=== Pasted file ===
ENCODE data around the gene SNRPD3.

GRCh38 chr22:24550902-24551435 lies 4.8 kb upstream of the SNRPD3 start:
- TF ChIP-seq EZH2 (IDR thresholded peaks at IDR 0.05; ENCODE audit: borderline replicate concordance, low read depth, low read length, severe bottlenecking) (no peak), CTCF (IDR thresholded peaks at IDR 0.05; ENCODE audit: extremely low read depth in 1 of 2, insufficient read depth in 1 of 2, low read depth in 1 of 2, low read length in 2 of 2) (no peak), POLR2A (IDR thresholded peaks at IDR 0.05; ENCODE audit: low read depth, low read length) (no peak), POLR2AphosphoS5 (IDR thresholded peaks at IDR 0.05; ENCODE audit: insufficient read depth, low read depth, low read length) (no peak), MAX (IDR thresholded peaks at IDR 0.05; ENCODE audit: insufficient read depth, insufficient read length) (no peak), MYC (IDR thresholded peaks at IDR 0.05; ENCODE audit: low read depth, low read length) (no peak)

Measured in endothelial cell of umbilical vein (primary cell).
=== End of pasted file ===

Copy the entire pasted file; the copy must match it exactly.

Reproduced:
ENCODE data around the gene SNRPD3.

GRCh38 chr22:24550902-24551435 lies 4.8 kb upstream of the SNRPD3 start:
- TF ChIP-seq EZH2 (IDR thresholded peaks at IDR 0.05; ENCODE audit: borderline replicate concordance, low read depth, low read length, severe bottlenecking) (no peak), CTCF (IDR thresholded peaks at IDR 0.05; ENCODE audit: extremely low read depth in 1 of 2, insufficient read depth in 1 of 2, low read depth in 1 of 2, low read length in 2 of 2) (no peak), POLR2A (IDR thresholded peaks at IDR 0.05; ENCODE audit: low read depth, low read length) (no peak), POLR2AphosphoS5 (IDR thresholded peaks at IDR 0.05; ENCODE audit: insufficient read depth, low read depth, low read length) (no peak), MAX (IDR thresholded peaks at IDR 0.05; ENCODE audit: insufficient read depth, insufficient read length) (no peak), MYC (IDR thresholded peaks at IDR 0.05; ENCODE audit: low read depth, low read length) (no peak)

Measured in endothelial cell of umbilical vein (primary cell).